Patient’s patience not a virtue: he waited years for spinal surgery assigned to MD who left Manitoba
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Jeff Delaney put his faith in Manitoba’s health-care system.
Now he’s advising others not to make the same mistake, lest they fall through the cracks.
Delaney, 67, had been waiting patiently for nearly five years to get spinal surgery for problems that, ultimately, sent him to the ER on Dec. 9.
He was admitted and placed on standby — unable to eat during the day in case a surgery slot opened — for 13 days, finally undergoing the procedure on Dec. 22.
The active retiree was diagnosed and referred to a spinal surgeon in 2018, but never heard back. When he contacted the clinic four years later, he learned his case had been assigned to a doctor who’d since left the province.
Delaney said he doesn’t know how long he’d have waited for surgery if his worsening symptoms hadn’t prompted him to go to the ER.
“I recognize that the last thing the system wants is for people to flood the ERs… but when you’re not being treated in a reasonable fashion, that’s the only option, the best option for you personally,” he told the Free Press Tuesday.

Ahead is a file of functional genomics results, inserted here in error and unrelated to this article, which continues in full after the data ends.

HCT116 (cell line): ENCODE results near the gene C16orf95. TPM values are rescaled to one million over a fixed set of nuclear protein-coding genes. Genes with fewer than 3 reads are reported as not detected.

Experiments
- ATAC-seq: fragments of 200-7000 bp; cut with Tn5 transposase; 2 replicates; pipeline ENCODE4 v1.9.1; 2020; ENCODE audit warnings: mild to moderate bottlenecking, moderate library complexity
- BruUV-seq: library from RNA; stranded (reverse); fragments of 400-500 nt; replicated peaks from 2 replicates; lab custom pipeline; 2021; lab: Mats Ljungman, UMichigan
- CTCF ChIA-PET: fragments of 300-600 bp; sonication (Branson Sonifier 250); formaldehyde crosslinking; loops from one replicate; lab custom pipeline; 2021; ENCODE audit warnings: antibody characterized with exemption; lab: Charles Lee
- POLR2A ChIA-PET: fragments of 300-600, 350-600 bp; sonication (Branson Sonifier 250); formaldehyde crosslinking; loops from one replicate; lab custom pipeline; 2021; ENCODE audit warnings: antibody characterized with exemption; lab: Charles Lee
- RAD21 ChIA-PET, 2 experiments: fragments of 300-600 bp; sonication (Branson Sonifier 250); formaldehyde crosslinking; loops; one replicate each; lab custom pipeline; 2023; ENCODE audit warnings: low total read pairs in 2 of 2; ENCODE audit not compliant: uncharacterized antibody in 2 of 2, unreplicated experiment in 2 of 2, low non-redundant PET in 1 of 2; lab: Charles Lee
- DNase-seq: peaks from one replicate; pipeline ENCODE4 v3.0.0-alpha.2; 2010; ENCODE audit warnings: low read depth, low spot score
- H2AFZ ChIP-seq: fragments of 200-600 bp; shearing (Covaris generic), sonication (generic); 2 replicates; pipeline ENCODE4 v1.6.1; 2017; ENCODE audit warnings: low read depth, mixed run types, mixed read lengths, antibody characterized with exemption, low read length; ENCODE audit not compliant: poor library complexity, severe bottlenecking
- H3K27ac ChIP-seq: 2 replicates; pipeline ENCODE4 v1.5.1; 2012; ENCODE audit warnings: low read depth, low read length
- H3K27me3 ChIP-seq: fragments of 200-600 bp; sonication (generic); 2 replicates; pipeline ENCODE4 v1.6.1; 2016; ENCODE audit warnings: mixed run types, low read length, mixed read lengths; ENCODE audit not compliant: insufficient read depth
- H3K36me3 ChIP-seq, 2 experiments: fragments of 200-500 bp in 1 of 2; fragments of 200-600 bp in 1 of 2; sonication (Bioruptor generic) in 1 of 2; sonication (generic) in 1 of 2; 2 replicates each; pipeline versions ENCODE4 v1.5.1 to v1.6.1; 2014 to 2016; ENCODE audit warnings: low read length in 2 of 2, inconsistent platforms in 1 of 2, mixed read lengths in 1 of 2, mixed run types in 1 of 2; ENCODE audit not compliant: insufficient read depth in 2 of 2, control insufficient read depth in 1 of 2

Although he’s grateful to individual health-care professionals for the care he did receive, he still wonders if the $56,000 plus travel expenses it would have cost to have his surgery in Germany would have been worth avoiding years of pain.
“Did I let myself down or did the system let me down?” he said.
In a letter detailing his experience that he submitted to the premier’s office and to the Winnipeg Spine Program, he offered advice to other patients to avoid getting lost in the shuffle. Do not count on your doctors or specialists to contact you for treatment, he wrote.
“Presenting yourself to the ER and being admitted may create an even bigger backlog of patients than we already have, however, patiently waiting for treatment that may never come is not an effective alternative.”
Katie May is a general-assignment reporter for the Free Press.